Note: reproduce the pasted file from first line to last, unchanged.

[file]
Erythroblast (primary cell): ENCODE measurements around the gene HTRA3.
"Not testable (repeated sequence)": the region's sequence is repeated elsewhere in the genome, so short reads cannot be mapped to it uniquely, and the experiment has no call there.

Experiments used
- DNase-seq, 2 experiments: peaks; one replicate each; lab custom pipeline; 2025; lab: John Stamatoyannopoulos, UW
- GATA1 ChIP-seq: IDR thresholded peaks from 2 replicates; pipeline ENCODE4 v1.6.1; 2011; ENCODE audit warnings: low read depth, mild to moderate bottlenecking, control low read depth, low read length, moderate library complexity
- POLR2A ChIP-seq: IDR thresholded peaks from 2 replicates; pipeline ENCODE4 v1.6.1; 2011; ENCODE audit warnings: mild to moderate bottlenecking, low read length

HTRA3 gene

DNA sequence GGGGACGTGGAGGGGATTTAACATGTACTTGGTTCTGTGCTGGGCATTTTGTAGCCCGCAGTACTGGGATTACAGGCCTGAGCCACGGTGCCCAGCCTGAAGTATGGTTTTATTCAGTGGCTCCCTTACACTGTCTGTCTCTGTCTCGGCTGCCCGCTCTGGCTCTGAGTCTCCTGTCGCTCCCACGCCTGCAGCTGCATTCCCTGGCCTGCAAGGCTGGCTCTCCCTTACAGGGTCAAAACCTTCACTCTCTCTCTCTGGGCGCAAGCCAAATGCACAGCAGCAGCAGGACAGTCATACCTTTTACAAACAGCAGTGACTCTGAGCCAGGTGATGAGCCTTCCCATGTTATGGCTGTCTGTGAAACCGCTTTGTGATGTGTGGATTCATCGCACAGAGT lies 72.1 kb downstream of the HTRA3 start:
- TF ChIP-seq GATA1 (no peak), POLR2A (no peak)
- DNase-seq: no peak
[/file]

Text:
Erythroblast (primary cell): ENCODE measurements around the gene HTRA3.
"Not testable (repeated sequence)": the region's sequence is repeated elsewhere in the genome, so short reads cannot be mapped to it uniquely, and the experiment has no call there.

Experiments used
- DNase-seq, 2 experiments: peaks; one replicate each; lab custom pipeline; 2025; lab: John Stamatoyannopoulos, UW
- GATA1 ChIP-seq: IDR thresholded peaks from 2 replicates; pipeline ENCODE4 v1.6.1; 2011; ENCODE audit warnings: low read depth, mild to moderate bottlenecking, control low read depth, low read length, moderate library complexity
- POLR2A ChIP-seq: IDR thresholded peaks from 2 replicates; pipeline ENCODE4 v1.6.1; 2011; ENCODE audit warnings: mild to moderate bottlenecking, low read length

HTRA3 gene

DNA sequence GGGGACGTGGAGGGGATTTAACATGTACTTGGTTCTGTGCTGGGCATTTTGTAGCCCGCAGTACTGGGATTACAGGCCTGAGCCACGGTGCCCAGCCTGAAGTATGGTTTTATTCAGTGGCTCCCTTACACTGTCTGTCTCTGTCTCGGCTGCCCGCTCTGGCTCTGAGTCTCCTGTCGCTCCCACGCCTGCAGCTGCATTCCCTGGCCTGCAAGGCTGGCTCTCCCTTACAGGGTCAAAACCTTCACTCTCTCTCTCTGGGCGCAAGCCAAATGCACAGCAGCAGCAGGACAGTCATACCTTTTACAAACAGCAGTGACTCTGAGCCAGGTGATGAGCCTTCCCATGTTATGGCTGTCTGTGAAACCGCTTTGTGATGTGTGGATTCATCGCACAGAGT lies 72.1 kb downstream of the HTRA3 start:
- TF ChIP-seq GATA1 (no peak), POLR2A (no peak)
- DNase-seq: no peak